The research was published in the scientific journal Communications Biology. LaserLaB VU physicists Johannes de Boer (senior author), Benjamin Lochocki (first author), Freek Ariese, Sander Verheul and Liron Zada contributed to the study.
No more staining of tissue
It is already known that the so-called plaque, an accumulation of the Alzheimer’s protein amyloid in the brain, plays an important role in the development of Alzheimer’s disease. Researchers study these plaques and their etiology in the brains of Alzheimer’s patients after death. To do this, they have to do staining experiments in the laboratory on brain tissue. However, the staining of tissue is laborious and takes a lot of time.
With new label-free imaging techniques, they could skip these experiments and analyse brain tissue in its most native form – that is, unstained. Label-free means no staining of the tissue is done.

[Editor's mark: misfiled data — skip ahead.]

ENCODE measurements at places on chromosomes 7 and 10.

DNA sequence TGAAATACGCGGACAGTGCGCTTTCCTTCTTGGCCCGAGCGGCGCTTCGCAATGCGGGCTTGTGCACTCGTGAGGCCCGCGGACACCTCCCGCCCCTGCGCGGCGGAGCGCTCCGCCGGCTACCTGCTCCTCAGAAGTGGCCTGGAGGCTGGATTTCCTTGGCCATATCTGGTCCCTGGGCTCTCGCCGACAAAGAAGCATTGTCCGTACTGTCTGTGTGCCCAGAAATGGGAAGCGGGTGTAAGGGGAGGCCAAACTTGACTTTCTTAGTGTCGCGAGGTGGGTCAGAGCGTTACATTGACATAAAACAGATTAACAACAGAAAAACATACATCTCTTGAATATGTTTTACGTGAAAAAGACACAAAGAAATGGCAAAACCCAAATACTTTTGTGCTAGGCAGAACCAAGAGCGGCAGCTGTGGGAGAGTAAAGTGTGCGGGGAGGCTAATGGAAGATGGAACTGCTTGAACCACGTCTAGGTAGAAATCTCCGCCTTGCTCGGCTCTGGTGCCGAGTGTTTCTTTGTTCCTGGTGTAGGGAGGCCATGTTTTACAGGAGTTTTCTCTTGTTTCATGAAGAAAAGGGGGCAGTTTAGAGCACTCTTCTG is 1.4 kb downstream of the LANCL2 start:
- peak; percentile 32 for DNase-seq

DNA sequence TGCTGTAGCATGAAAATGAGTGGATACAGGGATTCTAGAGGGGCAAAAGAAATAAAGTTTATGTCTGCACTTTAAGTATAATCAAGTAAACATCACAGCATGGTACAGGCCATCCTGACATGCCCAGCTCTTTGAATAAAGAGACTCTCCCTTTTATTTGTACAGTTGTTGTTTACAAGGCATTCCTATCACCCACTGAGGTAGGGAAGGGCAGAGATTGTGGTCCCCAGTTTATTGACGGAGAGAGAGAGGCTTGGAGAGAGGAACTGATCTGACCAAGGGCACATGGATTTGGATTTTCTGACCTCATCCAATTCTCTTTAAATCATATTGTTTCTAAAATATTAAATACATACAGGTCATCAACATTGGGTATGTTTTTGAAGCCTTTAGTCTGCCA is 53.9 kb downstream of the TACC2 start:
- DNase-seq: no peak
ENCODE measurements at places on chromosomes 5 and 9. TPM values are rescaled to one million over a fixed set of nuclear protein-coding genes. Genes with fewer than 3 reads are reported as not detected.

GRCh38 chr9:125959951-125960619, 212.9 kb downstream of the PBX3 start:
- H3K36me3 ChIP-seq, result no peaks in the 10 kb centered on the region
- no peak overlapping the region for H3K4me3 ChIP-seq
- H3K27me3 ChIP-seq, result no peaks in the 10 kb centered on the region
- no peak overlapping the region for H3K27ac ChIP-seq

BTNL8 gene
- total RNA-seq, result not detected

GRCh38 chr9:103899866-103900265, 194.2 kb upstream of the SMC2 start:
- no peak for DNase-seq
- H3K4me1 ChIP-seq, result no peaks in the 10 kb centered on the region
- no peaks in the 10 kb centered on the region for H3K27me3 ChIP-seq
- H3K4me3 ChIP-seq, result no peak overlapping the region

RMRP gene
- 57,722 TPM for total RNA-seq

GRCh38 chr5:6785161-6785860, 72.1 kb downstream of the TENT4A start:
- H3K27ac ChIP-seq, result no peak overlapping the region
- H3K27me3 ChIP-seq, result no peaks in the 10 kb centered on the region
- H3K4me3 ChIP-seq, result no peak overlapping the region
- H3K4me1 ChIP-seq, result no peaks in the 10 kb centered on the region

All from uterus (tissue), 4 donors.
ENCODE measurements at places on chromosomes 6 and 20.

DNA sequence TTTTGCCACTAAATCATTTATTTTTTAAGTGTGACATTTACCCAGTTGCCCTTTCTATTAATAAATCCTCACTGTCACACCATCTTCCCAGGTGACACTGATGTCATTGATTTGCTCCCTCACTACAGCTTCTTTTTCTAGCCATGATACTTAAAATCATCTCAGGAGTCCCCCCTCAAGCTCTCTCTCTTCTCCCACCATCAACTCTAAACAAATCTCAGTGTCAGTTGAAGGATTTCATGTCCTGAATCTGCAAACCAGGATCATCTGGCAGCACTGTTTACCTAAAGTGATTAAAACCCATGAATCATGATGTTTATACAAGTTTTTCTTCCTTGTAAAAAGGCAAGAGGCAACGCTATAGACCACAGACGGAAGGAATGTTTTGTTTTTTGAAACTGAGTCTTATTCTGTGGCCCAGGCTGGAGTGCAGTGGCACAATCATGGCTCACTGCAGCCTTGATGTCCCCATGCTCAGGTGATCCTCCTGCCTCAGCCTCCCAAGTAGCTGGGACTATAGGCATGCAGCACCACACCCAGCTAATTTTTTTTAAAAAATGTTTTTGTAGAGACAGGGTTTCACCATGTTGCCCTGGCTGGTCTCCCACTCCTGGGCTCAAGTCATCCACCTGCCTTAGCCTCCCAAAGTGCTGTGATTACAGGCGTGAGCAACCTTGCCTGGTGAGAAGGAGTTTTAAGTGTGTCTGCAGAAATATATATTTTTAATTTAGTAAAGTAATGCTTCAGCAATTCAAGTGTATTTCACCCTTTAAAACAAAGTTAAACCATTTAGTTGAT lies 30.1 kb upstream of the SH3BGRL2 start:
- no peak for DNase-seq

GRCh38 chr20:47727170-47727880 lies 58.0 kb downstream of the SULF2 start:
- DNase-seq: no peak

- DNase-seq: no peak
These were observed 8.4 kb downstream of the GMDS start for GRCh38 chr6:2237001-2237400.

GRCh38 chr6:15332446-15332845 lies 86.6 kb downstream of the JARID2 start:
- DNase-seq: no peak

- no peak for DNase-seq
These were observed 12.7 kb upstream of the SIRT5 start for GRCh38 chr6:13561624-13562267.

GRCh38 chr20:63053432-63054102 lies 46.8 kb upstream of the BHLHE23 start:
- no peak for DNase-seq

Lochocki: “In the present study, we applied two such label-free methods to the brain tissue of deceased Alzheimer’s patients. We found that the Alzheimer’s protein amyloid is folded differently in different types of plaques. We also discovered the presence of substances called carotenoids, which appear to be involved in the formation of Alzheimer’s plaques. Carotenoids appeared to be present only in a certain type of plaque and have previously been associated with the brain’s immune system.”